Fused deposition modeling (FDM) is one of the most common additive manufacturing (AM) techniques for fabricating prototypes as well as functional parts. In this technique, several parameters may influence the part quality and consequently mechanical properties of fabricated components. In this paper, an experimental investigation on effects of fabrication temperature as one of the influential parameters on mechanical properties of manufactured parts is presented. A series of specimens fabricated at temperatures ranging from 180 to 260 C were used for this investigation. X-ray computed tomography (CT) was used in order to non-destructively analyze the internal geometry of the specimens especially the bond between extruded filaments. Finally, the specimens were subjected to a uniaxial tensile load for evaluation of mechanical properties. The results showed that the specimens fabricated at lower temperatures have relatively lower tensile strength despite their considerably higher strain at break. In addition, the specimens fabricated at higher temperature range had significantly higher tensile strength because of the better bond between extruded filaments. The different mechanical responses were highly related to the internal geometry of the specimens and not necessarily the porosity. CT showed great potential as a non-destructive tool for investigation and development of FDM process.

  • Quennerstedt, Ann
    et al.
    Örebro University, School of Humanities, Education and Social Sciences.
    Robinson, Carol
    School of Education, University of Brighton, Brighton, England.
    I'Anson, John
    Faculty of Social Sciences, University of Stirling, Stirling, UK.
    The UNCRC: The Voice of Global Consensus on Children's Rights?2018In: Nordic Journal of Human Rights, ISSN 1891-8131, E-ISSN 1891-814X, Vol. 36, no 1, p. 38-54Article in journal (Refereed)
    Abstract [en]

    That the United Nations Convention on the Rights of the Child (UNCRC) encompasses contradictions is known. Despite this knowledge, attention to conflicting aspects within the convention is limited, and instead, the assumption that the convention represents an international consensus on the meaning of children's human rights seems to be widespread in policy and academic work. Furthermore, the available literature within the field of children's rights is largely silent regarding precise and elaborated knowledge about the inherent contradictions within the UNCRC. This paper expands upon and specifies the knowledge about consensus and inconsistencies within the convention. Through an in-depth study of the drafting process of the UNCRC, the paper identifies and displays both contradictions within the convention, and ways in which the text of the convention can be seen to express consensus. The analysis shows how a certain consensus was produced for respectively civil and political rights, and socio-economic rights, but that different and inconsistent children's rights logics underlay the formation of these respective consensus-formations.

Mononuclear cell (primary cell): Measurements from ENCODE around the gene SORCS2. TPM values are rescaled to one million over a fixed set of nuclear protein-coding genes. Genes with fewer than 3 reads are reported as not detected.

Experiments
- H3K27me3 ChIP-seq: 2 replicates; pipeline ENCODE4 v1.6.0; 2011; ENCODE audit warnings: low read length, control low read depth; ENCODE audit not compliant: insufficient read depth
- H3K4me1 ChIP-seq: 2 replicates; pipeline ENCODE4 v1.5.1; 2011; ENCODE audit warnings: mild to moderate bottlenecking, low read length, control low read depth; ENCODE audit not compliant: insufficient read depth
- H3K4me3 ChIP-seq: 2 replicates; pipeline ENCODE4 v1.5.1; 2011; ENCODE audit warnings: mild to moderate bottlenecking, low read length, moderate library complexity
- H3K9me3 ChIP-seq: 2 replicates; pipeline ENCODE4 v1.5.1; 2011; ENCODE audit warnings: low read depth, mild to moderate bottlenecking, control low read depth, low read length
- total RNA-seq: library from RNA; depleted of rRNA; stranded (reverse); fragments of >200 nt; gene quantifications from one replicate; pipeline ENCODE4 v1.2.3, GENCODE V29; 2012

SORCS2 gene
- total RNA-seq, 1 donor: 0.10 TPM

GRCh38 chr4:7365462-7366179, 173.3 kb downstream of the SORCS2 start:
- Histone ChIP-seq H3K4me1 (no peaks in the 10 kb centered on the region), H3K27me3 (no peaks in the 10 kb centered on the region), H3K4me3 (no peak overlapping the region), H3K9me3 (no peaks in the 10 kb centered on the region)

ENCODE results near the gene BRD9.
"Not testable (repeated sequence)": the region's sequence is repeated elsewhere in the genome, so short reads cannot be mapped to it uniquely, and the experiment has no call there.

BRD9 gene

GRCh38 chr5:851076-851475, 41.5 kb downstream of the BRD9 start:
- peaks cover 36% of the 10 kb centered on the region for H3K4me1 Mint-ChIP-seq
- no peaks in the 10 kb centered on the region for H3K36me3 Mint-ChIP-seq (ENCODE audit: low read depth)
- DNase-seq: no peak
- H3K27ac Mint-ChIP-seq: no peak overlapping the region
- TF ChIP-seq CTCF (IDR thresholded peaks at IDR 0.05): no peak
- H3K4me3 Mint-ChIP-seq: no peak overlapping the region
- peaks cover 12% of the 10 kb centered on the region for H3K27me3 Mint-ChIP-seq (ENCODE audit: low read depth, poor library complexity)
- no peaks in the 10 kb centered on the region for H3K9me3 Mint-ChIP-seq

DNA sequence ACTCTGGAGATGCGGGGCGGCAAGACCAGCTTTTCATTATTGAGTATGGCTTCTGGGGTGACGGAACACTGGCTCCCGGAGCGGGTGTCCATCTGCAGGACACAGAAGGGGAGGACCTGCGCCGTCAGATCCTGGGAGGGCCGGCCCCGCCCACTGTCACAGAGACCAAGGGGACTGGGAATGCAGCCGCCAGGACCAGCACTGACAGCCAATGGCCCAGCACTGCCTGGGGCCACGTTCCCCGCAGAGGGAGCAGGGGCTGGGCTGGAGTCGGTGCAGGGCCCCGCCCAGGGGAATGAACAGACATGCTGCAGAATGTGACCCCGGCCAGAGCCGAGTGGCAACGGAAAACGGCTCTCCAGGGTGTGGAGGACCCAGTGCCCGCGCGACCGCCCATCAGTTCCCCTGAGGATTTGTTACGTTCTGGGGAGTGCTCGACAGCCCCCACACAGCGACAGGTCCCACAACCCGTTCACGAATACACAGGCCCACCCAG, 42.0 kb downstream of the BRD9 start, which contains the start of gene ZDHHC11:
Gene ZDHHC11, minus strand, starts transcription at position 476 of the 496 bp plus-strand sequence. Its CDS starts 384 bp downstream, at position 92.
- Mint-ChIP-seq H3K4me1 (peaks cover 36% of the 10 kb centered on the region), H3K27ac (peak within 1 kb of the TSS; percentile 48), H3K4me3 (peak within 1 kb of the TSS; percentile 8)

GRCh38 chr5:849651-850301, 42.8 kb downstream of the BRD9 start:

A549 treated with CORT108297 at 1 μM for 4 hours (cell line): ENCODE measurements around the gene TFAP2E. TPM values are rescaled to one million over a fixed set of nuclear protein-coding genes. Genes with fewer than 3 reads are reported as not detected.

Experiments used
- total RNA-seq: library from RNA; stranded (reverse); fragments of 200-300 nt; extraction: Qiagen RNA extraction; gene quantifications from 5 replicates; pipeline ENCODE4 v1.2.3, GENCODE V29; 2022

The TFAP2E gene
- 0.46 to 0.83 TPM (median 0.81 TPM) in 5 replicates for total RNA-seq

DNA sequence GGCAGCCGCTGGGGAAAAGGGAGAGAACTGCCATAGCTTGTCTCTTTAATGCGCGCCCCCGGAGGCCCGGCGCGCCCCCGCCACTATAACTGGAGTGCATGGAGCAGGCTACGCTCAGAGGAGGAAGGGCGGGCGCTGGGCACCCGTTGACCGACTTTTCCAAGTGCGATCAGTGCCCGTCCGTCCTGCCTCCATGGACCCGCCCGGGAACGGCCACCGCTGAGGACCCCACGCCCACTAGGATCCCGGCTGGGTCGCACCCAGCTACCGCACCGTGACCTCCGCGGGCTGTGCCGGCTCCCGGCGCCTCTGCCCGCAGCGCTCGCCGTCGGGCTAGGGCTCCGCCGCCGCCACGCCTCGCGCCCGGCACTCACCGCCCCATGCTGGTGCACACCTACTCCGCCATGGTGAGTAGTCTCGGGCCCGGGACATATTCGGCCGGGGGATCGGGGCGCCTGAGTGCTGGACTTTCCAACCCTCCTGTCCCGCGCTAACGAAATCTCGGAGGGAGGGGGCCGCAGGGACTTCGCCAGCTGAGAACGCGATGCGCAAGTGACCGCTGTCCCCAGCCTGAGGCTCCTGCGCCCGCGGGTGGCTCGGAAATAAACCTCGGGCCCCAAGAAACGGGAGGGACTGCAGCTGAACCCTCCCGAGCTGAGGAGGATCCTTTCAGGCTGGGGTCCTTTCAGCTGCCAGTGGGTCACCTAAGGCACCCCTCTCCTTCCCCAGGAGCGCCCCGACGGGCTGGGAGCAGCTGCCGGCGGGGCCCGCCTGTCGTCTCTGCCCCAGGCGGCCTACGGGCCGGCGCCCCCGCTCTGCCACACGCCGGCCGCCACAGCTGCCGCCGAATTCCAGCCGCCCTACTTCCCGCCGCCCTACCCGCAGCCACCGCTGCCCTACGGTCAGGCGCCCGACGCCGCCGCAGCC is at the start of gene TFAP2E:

• Knezevic, David
    Örebro University, Örebro University School of Business. Kommuninvest, Örebro, Sweden.
    Intertemporal diversification of sub-sovereign debt2018In: Empirical Economics, ISSN 0377-7332, E-ISSN 1435-8921Article in journal (Refereed)
    Abstract [en]

    This paper presents a comprehensive empirical analysis of the debt maturity structure of the Swedish municipal sector. The Swedish municipal debt portfolio is characterized by a short maturity structure and an asset-liability mismatch that poses potentially severe roll-over risk. The 2008–2009 financial crisis manifested as a liquidity shock to the sector that highlighted the dangers of short-term funding strategies in conjunction with low levels of intertemporal diversification. In this study we analyze to what extent this led to a change of intertemporal diversification. Based on a unique contract-level monthly data set of municipal loans issued by Kommuninvest of Sweden from January 1997 to June 2016, we construct and estimate a range of dispersion and moment measures to capture the change of various distributional characteristics of the maturity structure. These measures are used as dependent variables in fixed-effects models together with a number of control variables to estimate the effect of the debt-crisis liquidity shock. The main finding is that the crisis did affect the diversification, but not in a persistent way. A possible explanation is that the municipalities found that Kommuninvest through jointly guaranteed lending was able to function as a lender of last resort and thereby mitigates the roll-over risk. It is also found that fiscal and financial properties such as debt-to-tax base ratio, tax base volatility and per capita income are associated with the characteristics of the debt maturity structure of Swedish municipalities, as well as macroeconomic factors such as the term structure of interest rates.